A worldwide movement to get older people back out on bikes has launched in Brighton, with crowdfunding for a second adapted bicycle.
Cycling Without Age, a volunteer run programme that began in Denmark, uses tricycles with front seating to take the elderly out for a spin.
Volunteers sign up for bike rides with the elderly through a simple booking system as often or as rarely as they want to.
More than 225 chapters around the world offer Cycling Without Age from well over 1,000 trishaws, and more than 8,000 pilots ensure that the elderly get out of their nursing homes, out on the bikes to enjoy the fresh air and the community around them.
Volunteer Elly Hargreaves in Brighton told the Argus: “We create life-affirming cycle rides and relationships between elders, care home residents and voluntary cycle pilots.
“You can volunteer as often or as little as you want.
“Our principles are generosity, slow cycling, storytelling, relationships and community, and of course our cycle rides are free!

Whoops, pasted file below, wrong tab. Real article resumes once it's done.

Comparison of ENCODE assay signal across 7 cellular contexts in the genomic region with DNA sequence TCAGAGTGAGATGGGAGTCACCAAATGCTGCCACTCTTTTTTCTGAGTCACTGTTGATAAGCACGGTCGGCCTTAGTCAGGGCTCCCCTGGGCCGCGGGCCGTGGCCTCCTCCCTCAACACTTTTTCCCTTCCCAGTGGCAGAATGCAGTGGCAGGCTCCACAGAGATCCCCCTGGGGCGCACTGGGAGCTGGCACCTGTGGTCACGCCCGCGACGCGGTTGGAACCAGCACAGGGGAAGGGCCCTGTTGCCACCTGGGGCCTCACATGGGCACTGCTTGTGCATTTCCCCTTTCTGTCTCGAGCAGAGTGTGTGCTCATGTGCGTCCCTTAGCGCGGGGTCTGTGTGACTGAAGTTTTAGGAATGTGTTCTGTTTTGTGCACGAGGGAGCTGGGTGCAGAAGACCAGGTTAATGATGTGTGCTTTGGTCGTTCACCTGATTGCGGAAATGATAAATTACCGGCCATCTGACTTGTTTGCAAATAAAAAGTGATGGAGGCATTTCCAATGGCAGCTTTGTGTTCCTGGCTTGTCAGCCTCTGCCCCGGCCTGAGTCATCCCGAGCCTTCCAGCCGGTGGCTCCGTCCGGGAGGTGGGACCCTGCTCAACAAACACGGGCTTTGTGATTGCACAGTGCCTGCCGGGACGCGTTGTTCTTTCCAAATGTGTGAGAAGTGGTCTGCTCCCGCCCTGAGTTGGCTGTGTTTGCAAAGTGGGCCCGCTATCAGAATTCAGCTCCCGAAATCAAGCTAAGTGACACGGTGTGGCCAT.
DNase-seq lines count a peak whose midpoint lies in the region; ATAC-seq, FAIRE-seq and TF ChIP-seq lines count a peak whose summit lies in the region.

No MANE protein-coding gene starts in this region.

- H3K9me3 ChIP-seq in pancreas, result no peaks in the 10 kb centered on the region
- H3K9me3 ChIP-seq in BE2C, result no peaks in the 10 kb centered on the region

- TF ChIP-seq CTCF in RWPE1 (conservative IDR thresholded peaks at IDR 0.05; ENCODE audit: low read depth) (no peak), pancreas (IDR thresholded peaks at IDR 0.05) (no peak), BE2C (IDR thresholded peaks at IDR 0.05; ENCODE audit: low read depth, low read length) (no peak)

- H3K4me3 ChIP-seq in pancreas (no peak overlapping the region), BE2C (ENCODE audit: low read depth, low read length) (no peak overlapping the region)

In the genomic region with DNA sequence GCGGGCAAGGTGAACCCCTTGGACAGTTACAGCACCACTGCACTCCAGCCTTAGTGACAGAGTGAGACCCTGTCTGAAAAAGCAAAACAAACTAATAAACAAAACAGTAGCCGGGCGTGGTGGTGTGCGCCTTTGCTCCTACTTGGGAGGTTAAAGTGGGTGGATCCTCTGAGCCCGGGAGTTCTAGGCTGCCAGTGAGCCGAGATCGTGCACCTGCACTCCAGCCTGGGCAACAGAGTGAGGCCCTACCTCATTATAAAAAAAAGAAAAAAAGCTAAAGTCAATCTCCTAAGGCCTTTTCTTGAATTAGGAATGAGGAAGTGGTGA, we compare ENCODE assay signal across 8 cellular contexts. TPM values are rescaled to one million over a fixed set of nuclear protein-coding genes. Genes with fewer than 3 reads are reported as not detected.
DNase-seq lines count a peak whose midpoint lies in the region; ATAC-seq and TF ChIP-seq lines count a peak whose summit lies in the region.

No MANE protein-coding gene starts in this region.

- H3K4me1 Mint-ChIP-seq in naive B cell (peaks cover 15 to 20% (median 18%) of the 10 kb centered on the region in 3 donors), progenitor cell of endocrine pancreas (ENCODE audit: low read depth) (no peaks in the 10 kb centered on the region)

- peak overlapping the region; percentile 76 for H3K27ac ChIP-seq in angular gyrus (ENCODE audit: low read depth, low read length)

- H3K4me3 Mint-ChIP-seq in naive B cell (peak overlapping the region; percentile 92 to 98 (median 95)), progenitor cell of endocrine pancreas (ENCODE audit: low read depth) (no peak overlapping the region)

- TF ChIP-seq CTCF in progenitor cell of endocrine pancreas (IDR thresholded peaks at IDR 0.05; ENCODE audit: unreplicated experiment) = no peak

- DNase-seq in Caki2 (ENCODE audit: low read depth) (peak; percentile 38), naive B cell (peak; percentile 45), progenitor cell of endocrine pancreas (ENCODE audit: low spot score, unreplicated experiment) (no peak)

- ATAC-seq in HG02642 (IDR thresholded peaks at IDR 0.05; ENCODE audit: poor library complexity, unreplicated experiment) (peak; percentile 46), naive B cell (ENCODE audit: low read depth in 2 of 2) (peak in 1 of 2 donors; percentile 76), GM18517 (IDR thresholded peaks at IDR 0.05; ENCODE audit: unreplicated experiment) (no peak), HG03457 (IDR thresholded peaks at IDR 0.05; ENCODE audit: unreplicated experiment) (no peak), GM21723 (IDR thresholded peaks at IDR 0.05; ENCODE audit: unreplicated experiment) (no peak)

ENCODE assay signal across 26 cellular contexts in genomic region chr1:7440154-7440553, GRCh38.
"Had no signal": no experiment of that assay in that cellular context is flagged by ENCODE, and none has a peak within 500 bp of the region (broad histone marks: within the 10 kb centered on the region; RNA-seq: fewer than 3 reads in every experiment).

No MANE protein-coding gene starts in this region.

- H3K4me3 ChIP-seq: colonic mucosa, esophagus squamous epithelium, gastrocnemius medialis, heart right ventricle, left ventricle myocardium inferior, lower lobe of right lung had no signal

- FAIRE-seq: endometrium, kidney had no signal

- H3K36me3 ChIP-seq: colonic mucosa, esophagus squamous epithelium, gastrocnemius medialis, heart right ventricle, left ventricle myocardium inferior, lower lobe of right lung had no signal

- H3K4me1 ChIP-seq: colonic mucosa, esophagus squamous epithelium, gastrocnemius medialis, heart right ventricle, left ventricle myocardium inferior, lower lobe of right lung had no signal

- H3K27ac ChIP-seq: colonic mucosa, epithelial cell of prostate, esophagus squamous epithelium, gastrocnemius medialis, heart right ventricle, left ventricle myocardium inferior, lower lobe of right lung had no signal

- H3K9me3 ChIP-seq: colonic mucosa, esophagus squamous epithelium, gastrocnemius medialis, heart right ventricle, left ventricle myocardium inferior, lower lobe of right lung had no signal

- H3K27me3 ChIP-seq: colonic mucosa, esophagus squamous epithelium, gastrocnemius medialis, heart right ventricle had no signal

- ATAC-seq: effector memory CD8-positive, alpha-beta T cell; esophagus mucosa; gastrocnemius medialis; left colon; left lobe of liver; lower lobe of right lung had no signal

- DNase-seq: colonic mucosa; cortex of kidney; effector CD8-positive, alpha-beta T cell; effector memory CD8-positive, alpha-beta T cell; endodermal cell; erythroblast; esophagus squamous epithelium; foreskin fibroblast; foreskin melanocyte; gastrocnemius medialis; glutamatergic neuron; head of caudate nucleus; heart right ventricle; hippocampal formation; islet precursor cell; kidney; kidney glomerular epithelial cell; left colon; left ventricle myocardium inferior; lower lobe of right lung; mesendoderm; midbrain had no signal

“Life unfolds at all ages and can be thrilling, fun, sad, challenging, beautiful and meaningful. Cycling Without Age is about engaging people of all ages to build community.”
One of the first trishaw passengers was 93-year-old Kemp Town care home resident Vi.
Duncan Henderson, her pilot said: “I said to Vi, ‘I imagine there’s a lot of memories here for you’.
“She sighed wistfully and said, ‘everywhere! It’s so ridiculous how close I live to the sea and I can’t even remember the last time I was down here’.
“It was a beautiful ride.
“Cycling Without Age helps elderly residents get out of their homes so they can enjoy the fresh air and community around them.
“Forty people have signed up to become volunteer cycle pilots but we are looking for more.
“Five care homes are already interested and the city council’s older people’s housing manager, Peter Huntbach, is a keen supporter. He is working to extend our reach.”
The Brighton team already has one trishaw with electrical power assist and is crowdfunding for another.
After an unpromising start, having to be bribed by her parents to learn to ride without stabilisers, Sarah became rather keener on cycling in her university years, and was eventually persuaded to upgrade to proper road cycling by the prospect of a shiny red Italian bike, which she promptly destroyed by trapping a pair of knickers in the rear derailleur. Sarah writes about about cycling every weekend on road.cc.